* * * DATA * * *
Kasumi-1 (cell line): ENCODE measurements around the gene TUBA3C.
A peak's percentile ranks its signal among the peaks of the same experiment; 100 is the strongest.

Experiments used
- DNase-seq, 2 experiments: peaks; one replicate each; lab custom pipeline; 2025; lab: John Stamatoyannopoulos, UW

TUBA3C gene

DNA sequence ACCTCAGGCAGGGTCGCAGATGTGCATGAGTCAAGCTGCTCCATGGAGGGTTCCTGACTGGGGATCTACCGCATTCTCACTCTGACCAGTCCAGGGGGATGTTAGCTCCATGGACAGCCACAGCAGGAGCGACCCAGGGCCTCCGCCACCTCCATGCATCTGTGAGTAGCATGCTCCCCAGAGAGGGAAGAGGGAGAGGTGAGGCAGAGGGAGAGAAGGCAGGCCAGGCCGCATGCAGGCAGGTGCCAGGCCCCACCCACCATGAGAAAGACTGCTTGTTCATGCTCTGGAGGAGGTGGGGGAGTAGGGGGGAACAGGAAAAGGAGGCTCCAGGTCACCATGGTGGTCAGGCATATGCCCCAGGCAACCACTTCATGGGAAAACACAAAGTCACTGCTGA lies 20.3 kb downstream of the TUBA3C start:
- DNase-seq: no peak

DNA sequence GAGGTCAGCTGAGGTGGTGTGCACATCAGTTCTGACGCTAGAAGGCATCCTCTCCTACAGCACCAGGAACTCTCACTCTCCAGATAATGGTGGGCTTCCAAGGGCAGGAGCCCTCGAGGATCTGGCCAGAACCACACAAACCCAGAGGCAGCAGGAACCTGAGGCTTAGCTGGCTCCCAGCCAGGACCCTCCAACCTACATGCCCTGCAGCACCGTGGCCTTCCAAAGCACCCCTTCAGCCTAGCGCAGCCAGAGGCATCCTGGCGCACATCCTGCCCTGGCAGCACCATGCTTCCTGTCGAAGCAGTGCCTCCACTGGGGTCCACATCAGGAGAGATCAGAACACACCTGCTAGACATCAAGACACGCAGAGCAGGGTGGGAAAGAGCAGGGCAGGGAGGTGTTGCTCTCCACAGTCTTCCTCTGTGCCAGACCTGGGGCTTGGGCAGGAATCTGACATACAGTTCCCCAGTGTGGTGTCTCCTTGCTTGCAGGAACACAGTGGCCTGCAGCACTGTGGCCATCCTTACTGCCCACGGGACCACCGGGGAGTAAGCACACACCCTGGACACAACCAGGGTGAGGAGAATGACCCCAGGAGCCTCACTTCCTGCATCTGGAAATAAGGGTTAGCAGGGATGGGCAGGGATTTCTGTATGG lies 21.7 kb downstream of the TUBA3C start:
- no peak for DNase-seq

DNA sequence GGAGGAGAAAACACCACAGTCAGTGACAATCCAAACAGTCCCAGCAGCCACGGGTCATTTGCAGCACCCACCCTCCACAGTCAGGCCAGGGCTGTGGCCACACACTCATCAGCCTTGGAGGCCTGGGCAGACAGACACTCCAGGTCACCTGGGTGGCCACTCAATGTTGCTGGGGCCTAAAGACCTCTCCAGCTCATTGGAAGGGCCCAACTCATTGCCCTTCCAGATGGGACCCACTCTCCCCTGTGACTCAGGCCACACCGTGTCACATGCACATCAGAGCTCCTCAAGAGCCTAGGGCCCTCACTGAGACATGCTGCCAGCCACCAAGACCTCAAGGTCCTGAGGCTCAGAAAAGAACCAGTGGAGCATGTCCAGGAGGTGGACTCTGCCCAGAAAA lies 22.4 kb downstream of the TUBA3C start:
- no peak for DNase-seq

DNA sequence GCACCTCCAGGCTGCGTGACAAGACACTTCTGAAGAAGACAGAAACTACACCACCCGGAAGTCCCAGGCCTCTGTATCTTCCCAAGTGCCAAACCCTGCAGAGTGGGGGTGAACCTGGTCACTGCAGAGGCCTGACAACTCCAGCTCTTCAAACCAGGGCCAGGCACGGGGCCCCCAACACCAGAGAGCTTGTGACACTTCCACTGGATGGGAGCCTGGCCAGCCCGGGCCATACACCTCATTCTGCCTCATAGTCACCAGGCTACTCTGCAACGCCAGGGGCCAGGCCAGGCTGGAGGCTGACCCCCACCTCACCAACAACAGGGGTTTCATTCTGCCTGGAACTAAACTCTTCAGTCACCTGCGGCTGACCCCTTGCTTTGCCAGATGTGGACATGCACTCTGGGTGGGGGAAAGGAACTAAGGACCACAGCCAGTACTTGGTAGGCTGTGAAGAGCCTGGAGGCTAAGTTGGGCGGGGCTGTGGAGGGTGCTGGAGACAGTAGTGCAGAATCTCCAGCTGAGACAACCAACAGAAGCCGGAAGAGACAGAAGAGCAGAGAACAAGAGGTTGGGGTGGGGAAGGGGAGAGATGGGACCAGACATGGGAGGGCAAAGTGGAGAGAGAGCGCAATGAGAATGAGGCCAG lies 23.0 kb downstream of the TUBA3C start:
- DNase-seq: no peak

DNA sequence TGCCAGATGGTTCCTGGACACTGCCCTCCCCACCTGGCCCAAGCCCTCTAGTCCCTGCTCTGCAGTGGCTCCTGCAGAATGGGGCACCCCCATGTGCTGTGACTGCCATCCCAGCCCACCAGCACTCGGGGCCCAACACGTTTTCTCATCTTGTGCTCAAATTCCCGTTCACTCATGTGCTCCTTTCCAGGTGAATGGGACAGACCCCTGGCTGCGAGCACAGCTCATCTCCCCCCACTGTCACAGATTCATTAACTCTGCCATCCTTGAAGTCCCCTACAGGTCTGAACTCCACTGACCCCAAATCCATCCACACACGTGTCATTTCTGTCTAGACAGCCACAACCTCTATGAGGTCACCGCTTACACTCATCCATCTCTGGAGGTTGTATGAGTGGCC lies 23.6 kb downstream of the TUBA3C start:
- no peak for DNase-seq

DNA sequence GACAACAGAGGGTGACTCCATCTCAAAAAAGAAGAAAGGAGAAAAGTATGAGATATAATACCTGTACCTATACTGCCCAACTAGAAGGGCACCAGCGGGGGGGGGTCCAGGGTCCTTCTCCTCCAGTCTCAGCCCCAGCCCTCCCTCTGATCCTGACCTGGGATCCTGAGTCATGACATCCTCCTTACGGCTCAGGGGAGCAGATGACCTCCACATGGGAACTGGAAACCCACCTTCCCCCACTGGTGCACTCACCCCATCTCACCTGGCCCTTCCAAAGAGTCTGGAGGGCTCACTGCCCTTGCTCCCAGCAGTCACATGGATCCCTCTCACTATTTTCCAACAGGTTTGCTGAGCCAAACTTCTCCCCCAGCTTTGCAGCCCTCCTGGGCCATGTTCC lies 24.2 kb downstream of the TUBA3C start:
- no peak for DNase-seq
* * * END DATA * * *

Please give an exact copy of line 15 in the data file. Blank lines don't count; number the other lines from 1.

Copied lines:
- no peak for DNase-seq